H. J. Purnelle (Seneca, Kansas)
Rail Road Photo Car
Harry J Purnelle
(1859 - 13 Oct 1919)
Not much has been found so far on this photographer. Research was plagued by record keepers who shifted back and forth between H. J., Harry and Henry for a given name. Sometimes it was the same person; sometimes it was a fork in the road.
His Railroad Car Photo Studio moved around often and so there are few city records of him. He visited smaller towns which often didn’t even have a city directory. And even if they did, the Railroad Studio didn’t stay long enough to get a listing in one. There are some little bits in newspapers but they don’t tell much about the photographer except his location on a specific date. One paper in 1994 even calls him Mrs. Purnelle and indeed his wife may well have been working with him.
H. J. Purnelle was also not the ONLY photographer using a railroad car as a photograph studio. Traveling in the same era also were several other railroad itinerant photographers, one source even claims there were hundreds. Here are a few names: Hutchings Brothers, J. B. Shane, J. J. Pursiey, Frank Jay Haynes and his Palace Railroad Photo Car, J. B. Silvis, Fallman, Orris Hunt, Wilson, Frederick W. Jorns, and William L. Harrod,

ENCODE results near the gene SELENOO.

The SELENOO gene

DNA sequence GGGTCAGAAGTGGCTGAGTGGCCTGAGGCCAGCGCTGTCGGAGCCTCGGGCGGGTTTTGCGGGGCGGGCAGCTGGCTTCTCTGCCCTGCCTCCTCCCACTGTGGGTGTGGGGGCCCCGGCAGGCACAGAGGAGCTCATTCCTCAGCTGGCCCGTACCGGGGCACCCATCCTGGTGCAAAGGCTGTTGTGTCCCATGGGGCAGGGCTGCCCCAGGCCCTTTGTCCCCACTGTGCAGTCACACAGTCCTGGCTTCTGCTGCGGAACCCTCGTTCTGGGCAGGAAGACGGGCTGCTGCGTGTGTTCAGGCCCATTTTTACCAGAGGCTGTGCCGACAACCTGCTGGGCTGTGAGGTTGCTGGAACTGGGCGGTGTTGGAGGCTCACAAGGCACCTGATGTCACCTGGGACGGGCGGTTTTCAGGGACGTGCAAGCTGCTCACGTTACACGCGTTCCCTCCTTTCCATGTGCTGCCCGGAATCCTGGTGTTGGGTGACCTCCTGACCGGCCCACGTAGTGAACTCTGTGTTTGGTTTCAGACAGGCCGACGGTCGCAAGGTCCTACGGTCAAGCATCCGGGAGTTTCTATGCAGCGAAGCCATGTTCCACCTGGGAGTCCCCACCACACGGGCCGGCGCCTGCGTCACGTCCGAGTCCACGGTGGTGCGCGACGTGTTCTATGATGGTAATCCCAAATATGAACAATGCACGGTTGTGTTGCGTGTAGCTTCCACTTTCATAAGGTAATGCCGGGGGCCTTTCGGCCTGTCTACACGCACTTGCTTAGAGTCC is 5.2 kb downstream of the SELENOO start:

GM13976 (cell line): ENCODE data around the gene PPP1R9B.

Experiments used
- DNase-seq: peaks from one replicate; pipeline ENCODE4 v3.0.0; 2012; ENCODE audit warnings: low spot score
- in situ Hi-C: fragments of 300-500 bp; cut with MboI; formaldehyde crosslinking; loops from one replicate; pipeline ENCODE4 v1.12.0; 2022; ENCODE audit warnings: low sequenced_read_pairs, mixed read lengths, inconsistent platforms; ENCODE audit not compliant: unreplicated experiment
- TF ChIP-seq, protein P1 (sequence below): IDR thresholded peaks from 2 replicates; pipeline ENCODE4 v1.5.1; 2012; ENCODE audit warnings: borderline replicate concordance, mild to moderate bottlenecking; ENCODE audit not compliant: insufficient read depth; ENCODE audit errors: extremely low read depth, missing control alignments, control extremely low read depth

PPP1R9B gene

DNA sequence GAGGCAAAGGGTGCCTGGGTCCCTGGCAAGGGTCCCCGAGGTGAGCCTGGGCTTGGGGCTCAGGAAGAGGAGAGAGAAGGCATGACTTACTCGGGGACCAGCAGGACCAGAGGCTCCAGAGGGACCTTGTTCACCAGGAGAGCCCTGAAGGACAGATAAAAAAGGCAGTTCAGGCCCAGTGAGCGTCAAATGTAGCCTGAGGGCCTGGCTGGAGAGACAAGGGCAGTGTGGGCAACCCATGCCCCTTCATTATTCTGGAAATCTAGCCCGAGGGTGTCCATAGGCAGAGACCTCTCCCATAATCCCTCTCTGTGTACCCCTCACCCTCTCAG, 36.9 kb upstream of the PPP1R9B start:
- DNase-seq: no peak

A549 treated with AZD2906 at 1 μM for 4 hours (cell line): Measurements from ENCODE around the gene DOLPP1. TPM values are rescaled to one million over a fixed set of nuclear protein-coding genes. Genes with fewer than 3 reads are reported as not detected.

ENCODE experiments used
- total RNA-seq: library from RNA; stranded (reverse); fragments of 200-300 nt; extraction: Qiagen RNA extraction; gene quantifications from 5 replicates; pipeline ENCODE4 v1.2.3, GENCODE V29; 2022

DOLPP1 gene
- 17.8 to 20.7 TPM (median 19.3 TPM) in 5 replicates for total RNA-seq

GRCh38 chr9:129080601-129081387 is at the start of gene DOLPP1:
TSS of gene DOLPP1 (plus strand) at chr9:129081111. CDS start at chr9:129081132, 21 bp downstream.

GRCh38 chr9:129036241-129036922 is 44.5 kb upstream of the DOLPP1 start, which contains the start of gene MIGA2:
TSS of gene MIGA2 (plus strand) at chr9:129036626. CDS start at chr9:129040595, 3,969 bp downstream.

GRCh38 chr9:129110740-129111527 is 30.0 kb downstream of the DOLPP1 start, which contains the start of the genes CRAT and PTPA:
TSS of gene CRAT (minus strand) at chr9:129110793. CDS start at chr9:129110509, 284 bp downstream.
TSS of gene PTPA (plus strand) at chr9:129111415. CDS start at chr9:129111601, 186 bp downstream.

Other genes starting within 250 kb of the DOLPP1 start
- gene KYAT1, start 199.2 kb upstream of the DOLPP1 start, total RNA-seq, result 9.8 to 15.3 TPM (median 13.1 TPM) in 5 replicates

The time line here is assembled mostly from small news items from local newspapers. Since the cabinet cards he produced are imprinted only with “H. J. Purnelle, Rail Road Photo Car” it is unknown where he was when the photographs were finished.
1959 born Harry J. Purnelle in Trowbridge, Wiltshire, England
1880 Living in Seneca, KS
1884 Photographic Times news item that H. J. Purnelle of Seneca, KS, has sold out
1891 May 29 Cherryvale, KS, suggests partnership with Willett
1891 Dec 15 Pittsburgh, KS
1892 Jan 19 Pittsburgh, KS
1892 Dec 16 Wellington, KS, sued the City of Caldwell, KS
1894 Oct 03 Ardmore, OK
1894 Oct 06 Ardmore, OK
1896 Dec 16 Belle Plain, KS
1910 May 12 Larkin, KS
1919 Oct 13 Dies in Syracuse, KS
Lakin, KS, 06 Oct 1894
Note that in a town that perhaps has an established local photograph studio, the arrival of an itinerant competitor is not always good news. In the above clipping, the portion on the left is apparently a paid advertisement.